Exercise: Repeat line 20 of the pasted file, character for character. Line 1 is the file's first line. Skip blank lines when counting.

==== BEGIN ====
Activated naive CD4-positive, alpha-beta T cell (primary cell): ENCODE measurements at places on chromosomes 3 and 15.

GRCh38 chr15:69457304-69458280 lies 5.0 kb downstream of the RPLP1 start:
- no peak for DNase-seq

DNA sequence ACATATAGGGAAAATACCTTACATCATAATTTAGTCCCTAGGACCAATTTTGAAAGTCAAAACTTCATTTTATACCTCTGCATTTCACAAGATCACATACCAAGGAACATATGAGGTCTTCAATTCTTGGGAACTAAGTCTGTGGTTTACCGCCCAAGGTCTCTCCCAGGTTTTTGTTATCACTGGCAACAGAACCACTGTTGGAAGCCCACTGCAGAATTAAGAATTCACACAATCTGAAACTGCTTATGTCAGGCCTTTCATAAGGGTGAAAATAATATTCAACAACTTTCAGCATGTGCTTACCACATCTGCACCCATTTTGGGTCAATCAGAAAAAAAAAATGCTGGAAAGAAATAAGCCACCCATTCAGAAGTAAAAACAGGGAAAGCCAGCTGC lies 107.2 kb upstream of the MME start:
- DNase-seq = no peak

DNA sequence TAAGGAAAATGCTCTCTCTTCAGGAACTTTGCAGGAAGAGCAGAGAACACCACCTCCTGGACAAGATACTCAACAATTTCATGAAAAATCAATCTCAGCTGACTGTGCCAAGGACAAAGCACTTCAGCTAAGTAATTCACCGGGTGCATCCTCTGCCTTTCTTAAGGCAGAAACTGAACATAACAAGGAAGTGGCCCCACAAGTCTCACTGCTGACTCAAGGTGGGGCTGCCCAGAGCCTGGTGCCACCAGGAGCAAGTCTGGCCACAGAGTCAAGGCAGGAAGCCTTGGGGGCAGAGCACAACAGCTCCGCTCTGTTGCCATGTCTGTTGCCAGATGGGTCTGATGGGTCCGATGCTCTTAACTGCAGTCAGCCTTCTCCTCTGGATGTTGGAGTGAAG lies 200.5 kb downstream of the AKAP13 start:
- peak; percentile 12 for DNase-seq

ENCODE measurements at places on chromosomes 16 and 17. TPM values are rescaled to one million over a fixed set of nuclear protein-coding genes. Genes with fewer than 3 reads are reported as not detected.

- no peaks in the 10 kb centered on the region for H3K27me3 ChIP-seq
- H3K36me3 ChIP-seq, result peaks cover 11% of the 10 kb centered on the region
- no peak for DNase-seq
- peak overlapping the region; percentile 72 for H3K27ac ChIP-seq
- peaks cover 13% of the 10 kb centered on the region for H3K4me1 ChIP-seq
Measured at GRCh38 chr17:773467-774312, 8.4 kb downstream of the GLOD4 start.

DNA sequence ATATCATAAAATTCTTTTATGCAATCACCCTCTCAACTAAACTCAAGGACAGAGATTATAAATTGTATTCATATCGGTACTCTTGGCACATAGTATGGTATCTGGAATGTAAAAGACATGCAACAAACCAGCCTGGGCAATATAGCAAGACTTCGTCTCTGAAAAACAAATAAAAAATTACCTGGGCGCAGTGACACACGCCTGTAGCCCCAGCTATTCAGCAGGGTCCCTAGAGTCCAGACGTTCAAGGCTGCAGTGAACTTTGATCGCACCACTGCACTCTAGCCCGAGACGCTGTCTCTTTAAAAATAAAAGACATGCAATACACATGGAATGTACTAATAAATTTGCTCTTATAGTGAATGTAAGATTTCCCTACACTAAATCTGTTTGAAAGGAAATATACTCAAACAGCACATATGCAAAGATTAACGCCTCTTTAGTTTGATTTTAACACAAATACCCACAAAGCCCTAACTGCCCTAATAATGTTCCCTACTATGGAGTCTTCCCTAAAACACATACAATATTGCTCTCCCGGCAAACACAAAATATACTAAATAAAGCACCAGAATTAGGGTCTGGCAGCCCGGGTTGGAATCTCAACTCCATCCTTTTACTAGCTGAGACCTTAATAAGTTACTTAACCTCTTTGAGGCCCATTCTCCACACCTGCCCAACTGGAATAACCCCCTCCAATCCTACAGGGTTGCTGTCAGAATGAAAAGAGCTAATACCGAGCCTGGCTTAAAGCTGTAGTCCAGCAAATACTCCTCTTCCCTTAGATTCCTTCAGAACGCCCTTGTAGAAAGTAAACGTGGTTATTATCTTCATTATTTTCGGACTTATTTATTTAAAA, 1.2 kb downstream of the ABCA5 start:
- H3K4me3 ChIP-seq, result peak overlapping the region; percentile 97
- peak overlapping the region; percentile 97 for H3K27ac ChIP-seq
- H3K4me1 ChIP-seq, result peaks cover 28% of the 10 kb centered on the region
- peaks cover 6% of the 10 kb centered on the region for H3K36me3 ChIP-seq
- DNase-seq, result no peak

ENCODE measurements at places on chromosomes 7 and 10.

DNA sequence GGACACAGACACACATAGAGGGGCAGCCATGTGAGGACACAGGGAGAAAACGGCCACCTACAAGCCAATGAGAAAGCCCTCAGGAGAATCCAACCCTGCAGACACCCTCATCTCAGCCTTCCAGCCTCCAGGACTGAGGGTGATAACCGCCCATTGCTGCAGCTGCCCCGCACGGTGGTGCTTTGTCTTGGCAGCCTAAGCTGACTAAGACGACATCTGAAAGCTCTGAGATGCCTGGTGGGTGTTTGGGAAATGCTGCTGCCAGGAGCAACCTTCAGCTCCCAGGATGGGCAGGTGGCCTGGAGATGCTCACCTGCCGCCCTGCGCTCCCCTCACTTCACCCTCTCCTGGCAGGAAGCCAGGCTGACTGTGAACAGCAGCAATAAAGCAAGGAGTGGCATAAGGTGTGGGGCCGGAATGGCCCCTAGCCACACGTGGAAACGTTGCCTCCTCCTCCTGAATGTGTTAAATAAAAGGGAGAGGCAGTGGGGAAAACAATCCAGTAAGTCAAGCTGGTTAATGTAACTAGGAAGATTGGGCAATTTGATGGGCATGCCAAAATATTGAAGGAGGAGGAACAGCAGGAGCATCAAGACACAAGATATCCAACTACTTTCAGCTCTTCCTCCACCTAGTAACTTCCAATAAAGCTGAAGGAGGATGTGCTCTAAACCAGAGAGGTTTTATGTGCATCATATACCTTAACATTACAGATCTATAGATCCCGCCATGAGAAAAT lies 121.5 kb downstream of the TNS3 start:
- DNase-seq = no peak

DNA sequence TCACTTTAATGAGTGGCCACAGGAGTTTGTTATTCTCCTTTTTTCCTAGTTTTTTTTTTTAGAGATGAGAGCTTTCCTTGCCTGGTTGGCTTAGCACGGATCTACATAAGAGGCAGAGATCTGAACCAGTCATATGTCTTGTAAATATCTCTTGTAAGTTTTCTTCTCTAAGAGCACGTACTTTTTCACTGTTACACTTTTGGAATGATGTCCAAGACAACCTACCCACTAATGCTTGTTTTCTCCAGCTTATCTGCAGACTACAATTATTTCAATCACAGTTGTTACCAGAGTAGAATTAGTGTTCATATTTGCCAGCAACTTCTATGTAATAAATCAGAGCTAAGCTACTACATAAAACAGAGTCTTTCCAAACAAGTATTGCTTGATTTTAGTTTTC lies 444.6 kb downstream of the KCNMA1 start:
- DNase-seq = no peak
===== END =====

- DNase-seq, result no peak